EARL LAWSON, part-owner of the Gulf service station 50 feet from the Coast to Coast store, was in the station at the time. "Everything exploded," LAWSON said. "The windows just started coming in a splattered all over."
"We looked out and all we could see was smoke and dust and bricks flying."
Another Eagle Grove resident who was in the service station said the blast "only took a few seconds, but it seemed like an hour."
LAWSON said large fires in both businesses started after the blast and hindered rescue efforts. He said that fire-fighting equipment from surrounding towns had been summoned to Eagle Grove.
The fires still were burning at 10 p.m., and rescue workers were unable to get into the buildings. Authorities were calling for derricks to help life debris from the area.
TIM FLETCHER, 19, manager of the DX service station across the street, said he was talking to a truck driver, at the time of the blast.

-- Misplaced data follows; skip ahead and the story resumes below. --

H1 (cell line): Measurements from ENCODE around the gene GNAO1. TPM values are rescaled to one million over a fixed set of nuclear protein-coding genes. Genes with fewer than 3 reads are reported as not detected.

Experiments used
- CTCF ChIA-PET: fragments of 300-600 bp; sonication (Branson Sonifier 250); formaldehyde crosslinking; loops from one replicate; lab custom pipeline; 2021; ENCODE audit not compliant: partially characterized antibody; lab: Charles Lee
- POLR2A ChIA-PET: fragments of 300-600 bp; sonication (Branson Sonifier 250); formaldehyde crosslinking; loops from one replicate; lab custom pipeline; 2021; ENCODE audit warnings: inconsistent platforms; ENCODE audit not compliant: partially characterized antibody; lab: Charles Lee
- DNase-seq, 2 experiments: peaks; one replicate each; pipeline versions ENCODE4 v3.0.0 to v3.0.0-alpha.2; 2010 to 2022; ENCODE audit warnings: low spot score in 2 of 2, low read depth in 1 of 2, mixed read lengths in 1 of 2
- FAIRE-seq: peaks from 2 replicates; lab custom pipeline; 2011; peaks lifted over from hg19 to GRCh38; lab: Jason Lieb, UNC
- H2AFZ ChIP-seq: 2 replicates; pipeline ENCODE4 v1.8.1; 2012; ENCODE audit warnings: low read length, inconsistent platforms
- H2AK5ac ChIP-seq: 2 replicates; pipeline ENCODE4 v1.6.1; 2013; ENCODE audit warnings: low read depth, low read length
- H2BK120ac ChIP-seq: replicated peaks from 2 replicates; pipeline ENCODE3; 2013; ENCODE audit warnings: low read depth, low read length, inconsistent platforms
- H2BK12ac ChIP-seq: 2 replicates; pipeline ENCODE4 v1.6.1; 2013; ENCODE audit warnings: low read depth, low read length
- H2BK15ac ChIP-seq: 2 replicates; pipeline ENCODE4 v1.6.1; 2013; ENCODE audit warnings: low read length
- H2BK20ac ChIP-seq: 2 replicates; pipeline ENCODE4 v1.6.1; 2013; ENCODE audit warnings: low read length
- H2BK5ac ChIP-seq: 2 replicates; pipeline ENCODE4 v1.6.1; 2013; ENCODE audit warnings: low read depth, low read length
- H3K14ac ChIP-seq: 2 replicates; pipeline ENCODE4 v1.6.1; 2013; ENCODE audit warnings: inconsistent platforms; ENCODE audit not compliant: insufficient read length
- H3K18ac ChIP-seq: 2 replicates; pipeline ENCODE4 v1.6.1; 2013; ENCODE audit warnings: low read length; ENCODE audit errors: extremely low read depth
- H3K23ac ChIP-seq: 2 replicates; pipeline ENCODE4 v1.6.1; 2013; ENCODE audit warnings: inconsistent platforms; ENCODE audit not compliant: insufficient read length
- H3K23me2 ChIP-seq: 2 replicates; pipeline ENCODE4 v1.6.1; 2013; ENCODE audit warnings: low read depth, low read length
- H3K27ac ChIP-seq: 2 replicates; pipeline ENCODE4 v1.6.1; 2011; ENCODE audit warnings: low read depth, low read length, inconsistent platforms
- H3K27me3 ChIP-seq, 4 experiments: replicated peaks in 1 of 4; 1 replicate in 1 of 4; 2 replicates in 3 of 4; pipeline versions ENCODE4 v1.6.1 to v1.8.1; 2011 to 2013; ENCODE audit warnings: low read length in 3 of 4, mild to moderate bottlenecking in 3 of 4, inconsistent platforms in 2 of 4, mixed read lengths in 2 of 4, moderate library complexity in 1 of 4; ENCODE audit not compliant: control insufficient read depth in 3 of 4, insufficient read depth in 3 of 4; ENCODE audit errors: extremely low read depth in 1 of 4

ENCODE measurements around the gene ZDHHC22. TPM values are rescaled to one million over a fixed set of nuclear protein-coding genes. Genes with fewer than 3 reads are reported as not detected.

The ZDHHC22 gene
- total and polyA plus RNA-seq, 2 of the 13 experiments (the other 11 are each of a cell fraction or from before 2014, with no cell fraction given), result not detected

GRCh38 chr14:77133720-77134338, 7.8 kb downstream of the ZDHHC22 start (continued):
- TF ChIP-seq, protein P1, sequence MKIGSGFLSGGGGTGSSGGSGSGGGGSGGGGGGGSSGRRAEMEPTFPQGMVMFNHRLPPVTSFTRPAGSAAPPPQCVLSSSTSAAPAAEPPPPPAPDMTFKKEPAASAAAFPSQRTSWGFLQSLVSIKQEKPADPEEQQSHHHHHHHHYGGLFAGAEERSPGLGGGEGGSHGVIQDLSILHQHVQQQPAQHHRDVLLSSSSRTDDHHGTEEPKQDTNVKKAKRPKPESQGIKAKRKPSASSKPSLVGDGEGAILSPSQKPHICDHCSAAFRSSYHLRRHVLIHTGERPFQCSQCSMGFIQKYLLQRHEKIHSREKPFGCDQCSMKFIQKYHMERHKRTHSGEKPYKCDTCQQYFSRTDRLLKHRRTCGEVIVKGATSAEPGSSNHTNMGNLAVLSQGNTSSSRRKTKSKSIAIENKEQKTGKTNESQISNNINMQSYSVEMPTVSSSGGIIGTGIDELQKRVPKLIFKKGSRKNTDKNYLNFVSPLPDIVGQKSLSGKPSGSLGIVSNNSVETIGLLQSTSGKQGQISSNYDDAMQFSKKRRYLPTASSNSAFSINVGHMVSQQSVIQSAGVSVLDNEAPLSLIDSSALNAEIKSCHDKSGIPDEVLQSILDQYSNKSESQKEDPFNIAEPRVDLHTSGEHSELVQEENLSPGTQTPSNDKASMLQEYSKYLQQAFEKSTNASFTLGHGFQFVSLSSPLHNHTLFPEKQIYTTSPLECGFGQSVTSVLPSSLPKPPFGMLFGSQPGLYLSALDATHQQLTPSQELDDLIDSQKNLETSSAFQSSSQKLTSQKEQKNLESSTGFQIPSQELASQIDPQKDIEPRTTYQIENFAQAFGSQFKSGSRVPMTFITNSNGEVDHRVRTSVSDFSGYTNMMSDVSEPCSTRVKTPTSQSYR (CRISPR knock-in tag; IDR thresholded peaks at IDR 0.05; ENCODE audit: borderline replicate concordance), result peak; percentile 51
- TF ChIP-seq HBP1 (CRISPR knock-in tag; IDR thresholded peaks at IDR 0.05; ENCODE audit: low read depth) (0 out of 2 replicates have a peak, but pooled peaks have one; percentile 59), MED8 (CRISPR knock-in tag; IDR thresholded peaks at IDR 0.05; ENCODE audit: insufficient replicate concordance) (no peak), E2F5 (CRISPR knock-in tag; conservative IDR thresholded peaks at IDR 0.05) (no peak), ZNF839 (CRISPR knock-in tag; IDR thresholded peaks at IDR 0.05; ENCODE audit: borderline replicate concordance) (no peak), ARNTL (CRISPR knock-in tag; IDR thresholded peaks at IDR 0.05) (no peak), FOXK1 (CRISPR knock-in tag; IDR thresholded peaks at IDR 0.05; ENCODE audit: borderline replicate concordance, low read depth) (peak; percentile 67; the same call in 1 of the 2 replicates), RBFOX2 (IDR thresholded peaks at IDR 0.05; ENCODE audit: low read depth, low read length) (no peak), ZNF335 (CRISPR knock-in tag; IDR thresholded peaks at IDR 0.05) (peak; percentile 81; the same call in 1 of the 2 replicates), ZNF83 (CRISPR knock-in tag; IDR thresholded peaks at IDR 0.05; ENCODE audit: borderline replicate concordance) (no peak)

"I heard a big explosion," he said. "Fire started to shoot out the back side of the building less than a minute after the explosion. No one came out of the buildings."
FLETCHER said a large window exhaust fan from the cafe slammed into the side of his service station.
Witnesses to the blast said the Cedar Falls High School wrestling team, in town for a meet with the Eagle Grove High School team, left the cafe moments before the blast occurred. They quoted the team's bus driver, who was not identified, as saying he had smelled gas while in the cafe.
Seven to 10 ambulances also were summoned, and both entrances to Broadway, Eagle Grove's main street, were blocked with emergency vehicles.
WILBUR JOHNSON, state fire marshal, arrived here from Des Moines about 10:30 p.m. After surveying the blast scene he said he believed the explosion was caused by natural gas.